U.S. Enemies Should Watch Out: Air Force To Mount Laser Cannons On Fighter Jets By 2020


Enemies of America will tremble and science fiction fans will rejoice at recent news that the U.S. Air Force plans to mount “directed energy pods” on it’s aircraft to use as weapons by 2020. This development is part of a wider move within the armed services to incrementally integrate laser-based weaponry into it’s arsenal. An example of this new technology being deployed is seen in a video released by the U.S. Navy in 2013, wherein a test drone is astonishingly shot down out of the air by a beam of directed energy invisible to the naked eye and fired from a cannon mounted on a destroyer vessel. In fact, the laser was only visible from the drone’s point of view, recording what appeared to be a light refraction shortly before the camera went dead as the aircraft was annihilated. If the Air Force sees the deployment of similar weapons within it’s ranks through, we can expect to see American aircraft using laser-based weaponry against ISIS fighters, Al Qaeda operatives, and other forces that come into conflict with the U.S. 5 years from now, neutralizing them with invisible armaments.

There will be definite upsides to converting to energy-based weapons and phasing out ballistic weaponry. Given the fact that the beams must be directed at targets, they will be much more accurate and much more precise than conventional munitions, which usually have a wide area of effect and thus risk collateral damage. Additionally, mounting the cannons that fire them onto fighter jets will cost much less than the expensive guns and missiles currently being loaded onto aircraft.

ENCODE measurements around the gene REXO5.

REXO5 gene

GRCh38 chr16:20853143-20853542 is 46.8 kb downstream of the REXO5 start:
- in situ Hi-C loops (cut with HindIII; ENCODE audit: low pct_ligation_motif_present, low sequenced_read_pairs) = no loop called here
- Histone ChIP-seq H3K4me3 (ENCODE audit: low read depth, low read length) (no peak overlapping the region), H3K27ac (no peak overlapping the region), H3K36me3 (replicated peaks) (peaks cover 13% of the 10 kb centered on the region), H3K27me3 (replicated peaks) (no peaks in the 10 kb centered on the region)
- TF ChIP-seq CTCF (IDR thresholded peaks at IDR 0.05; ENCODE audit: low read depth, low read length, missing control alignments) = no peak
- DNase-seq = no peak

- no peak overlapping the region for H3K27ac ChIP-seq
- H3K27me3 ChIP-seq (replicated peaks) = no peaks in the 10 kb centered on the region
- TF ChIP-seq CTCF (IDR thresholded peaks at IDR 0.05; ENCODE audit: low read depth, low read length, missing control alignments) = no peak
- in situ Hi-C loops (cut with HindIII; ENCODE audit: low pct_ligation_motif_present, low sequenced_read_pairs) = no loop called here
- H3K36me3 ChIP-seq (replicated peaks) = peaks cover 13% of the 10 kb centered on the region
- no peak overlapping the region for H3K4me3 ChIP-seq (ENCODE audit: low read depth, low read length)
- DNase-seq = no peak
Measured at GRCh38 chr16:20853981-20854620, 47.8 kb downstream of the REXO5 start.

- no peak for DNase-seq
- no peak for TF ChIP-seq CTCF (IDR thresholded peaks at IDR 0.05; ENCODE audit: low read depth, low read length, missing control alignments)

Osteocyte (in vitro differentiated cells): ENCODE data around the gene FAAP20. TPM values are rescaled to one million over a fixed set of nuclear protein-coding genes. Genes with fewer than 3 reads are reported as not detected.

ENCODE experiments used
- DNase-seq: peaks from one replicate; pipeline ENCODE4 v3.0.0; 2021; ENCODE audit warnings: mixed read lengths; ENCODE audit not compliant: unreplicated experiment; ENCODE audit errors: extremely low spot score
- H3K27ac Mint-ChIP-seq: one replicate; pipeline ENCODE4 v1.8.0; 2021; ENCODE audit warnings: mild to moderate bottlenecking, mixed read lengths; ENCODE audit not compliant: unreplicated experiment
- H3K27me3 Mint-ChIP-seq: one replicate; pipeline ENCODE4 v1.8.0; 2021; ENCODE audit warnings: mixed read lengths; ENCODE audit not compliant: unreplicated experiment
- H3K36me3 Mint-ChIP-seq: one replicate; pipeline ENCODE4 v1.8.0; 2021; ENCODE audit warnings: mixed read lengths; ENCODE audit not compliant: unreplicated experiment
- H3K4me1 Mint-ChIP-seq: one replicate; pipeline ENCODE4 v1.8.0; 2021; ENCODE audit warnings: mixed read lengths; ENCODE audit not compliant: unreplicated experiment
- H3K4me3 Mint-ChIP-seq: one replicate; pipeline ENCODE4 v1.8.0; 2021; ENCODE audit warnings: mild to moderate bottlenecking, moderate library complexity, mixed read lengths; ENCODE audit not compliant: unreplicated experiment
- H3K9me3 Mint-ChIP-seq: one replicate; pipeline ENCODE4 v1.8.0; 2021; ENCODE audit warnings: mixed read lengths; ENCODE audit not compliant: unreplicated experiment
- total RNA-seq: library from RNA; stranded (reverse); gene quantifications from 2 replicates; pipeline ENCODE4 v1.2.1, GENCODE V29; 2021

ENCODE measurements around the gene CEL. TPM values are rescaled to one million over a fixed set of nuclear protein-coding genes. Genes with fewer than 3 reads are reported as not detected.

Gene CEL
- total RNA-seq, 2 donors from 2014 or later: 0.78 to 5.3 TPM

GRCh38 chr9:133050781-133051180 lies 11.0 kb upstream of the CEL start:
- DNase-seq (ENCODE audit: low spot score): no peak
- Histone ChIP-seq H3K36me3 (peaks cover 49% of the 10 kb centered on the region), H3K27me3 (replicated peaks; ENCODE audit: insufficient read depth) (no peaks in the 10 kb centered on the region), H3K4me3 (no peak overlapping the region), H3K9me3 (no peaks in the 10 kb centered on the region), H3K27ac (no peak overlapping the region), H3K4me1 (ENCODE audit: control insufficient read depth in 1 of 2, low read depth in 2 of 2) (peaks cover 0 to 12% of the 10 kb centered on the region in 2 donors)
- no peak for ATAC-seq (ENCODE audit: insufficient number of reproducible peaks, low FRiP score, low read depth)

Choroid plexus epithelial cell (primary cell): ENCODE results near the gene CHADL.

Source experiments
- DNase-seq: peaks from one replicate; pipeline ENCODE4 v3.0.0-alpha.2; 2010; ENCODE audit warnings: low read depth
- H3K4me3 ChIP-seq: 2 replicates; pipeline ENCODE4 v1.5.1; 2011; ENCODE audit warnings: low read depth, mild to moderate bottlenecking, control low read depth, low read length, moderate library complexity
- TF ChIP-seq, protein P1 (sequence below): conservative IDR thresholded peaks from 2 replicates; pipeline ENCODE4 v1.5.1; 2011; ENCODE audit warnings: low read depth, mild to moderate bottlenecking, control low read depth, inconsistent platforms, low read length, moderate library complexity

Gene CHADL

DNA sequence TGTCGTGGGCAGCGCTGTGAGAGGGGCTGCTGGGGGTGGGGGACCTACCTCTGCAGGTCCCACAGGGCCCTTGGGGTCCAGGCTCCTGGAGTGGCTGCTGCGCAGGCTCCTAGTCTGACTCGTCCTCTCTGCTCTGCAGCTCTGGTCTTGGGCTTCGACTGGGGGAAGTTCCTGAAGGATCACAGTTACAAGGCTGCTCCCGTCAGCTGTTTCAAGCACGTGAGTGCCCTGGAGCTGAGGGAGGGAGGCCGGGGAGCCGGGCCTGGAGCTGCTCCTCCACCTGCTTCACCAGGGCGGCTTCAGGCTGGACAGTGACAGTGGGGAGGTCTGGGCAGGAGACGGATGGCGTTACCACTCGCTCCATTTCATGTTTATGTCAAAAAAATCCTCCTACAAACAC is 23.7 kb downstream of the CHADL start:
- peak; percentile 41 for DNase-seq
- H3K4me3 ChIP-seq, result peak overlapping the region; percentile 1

There are size and space considerations as well. The most prominent of the new weapons being developed by the Air Force, General Atomics Aeronautical Systems Inc.’s HELLADS system, is compact enough that it can be mounted on a Predator drone and sustain itself on a single lithium ion battery. It is hoped that the HELLADS (short for “High Energy Liquid Laser Area Defense System”) will be prepared for use on most drones by 2018 and increase the ability of unmanned aircraft to engage in combat, as MRCTV reports:

“’The goal of the HELLADS program is to develop a 150 kilowatt (kW) laser weapon system that is ten times smaller and lighter than current lasers of similar power, enabling integration onto tactical aircraft to defend against and defeat ground threats.’ said DARPA’s Dr. David Shaver. ‘With a weight goal of less than five kilograms per kilowatt, and volume of three cubic meters for the laser system, HELLADS seeks to enable high-energy lasers to be integrated onto tactical aircraft, significantly increasing engagement ranges compared to ground-based systems.’”

It may sound like something out of a sci-fi movie or conspiracy theory, but it’s not! It’s just these interesting times we live in.

We welcome complaints pointing out errors that need correction (inaccurate information, grammatical errors, etc). To report a problem use our Contact Form

  • Comments are closed.

    Spelling error report

    The following text will be sent to our editors: